Academic journal article International Advances in Economic Research

From Hero to Zero? the Role of the Euro in the Current Crisis: Theory and Some Empirical Evidence

Academic journal article International Advances in Economic Research

From Hero to Zero? the Role of the Euro in the Current Crisis: Theory and Some Empirical Evidence

Article excerpt

Abstract A simple theoretical model of monetary unification and data from 11 euro members are used to investigate the common currency's role in the macroeconomic performance of these countries. Euro membership has been typically accompanied by lower (or steady) inflation, but also by higher business-cycle volatility In addition, synchronization of cyclical output was substantially affected by the common currency only in Greece (where it declined considerably) and Finland and Ireland (where it increased). Consistent with the theoretical predictions, the empirical evidence shows a strong negative relationship between cyclical synchronizations and volatilities, which however is not much stronger under the euro than it was during the Maastricht period.

Keywords Euro * Monetary integration

JEL E42 * F36 * F42

Introduction

In the early stages of the global financial crisis of 2007 through 2009, the consensus was that membership in the euro area was a highly effective way of shielding a European economy, especially a small open one, from the most damaging consequences of the crisis. Conversely, an independent currency was thought to expose an economy to dangers that were, at least partly, avoidable. The classic example then was Iceland--being a small economy out of the euro which was thought to provide a sure way of amplifying the shocks that were destabilizing the economy (Buiter 2008; Economist 2008).

Later on, however, the consensus changed, eventually making a turn of 180 degrees in less than two years. It is now thought that, for a European economy during a crisis, membership in the euro was not only unhelpful--it was actually detrimental (Tully 2010; Economist 2010b). The classic example became Greece and the argument was that euro membership was the surest way to lead to a destabilizing trap of reduced competitiveness and high debt. The argument progressed so far that the entire euro architecture was thought to be unstable or undesirable (Brittan 2010; Economist 2010a).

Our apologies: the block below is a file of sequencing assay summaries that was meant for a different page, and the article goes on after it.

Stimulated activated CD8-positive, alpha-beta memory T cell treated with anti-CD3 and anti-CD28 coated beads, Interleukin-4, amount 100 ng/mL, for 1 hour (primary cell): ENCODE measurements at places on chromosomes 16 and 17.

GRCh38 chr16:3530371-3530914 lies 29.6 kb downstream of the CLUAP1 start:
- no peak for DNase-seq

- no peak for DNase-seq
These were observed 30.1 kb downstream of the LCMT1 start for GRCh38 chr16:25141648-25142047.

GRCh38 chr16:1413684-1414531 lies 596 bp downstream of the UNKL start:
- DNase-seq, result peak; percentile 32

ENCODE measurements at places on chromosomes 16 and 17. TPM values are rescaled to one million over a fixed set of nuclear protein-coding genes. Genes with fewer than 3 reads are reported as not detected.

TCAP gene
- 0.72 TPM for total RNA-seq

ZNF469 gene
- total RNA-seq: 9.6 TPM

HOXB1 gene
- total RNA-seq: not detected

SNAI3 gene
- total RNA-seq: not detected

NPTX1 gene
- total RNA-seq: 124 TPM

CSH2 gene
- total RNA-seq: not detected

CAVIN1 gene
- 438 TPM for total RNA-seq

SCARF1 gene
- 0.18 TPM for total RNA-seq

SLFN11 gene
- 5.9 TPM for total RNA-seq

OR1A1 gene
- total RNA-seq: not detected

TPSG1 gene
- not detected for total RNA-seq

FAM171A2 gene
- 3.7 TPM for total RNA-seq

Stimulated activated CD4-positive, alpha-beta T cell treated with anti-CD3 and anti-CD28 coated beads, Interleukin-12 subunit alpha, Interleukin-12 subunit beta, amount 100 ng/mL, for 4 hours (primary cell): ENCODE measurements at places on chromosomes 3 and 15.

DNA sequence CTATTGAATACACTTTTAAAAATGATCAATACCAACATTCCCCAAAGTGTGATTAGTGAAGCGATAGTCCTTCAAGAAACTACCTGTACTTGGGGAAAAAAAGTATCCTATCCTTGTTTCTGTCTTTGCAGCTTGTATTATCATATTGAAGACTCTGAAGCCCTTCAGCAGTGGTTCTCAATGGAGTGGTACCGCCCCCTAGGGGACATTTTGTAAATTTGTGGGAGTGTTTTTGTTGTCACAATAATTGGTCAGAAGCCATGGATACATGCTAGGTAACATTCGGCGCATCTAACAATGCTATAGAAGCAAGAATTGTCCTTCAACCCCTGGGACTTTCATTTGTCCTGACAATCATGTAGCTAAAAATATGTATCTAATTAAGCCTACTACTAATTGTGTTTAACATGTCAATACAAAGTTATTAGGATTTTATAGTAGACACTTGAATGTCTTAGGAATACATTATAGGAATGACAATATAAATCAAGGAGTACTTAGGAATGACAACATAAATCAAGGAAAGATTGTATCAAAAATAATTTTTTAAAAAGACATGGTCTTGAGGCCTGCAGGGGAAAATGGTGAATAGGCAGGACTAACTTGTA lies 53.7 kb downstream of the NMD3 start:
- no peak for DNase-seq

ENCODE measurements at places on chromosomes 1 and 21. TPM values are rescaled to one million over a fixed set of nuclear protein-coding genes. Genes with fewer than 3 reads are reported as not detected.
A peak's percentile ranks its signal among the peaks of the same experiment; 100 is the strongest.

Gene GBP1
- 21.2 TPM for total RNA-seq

As the 2008 and 2010 vintages of the consensus are diametrically opposed, it is obvious that at least one of them must be wrong. In fact, it is tempting to say that probably both are. As the economic theory we will use in the next section makes clear, adopting a common currency comes with both benefits and costs, and it is only natural to expect that these will be time varying, so that the net benefit may at times be positive and at other times negative. It is not surprising then that looking at isolated instances, membership in a currency union can be made to appear sometimes as an asset and at other times as a liability.

This paper investigates the role of the euro in the recent macroeconomic performance of 11 euro member countries, including Greece. First, a simple theoretical model is used to derive the predicted macroeconomic consequences of adopting a common currency.(1) Then, we use the data to quantify the magnitudes of these effects and the relationships among them. Finally, we ask whether the empirical observations are consistent with the theoretical predictions.

The paper's results suggest that euro membership has been typically accompanied by lower (or steady) inflation, but also by higher business-cycle volatility. Additionally, the synchronization of most countries' cyclical output was not substantially affected by the common currency--except in Greece (where it declined considerably) and Finland and Ireland (where it increased). Consistent with the theoretical predictions, the empirical evidence shows a strong negative relationship between cyclical synchronizations and volatilities, which, however, is not much stronger under the euro than it was during the Maastricht period.

The rest of the paper is organized as follows. Simple Theory outlines the paper's basic theoretical framework. The Data introduces the data sources and definitions and presents some basic time series. …

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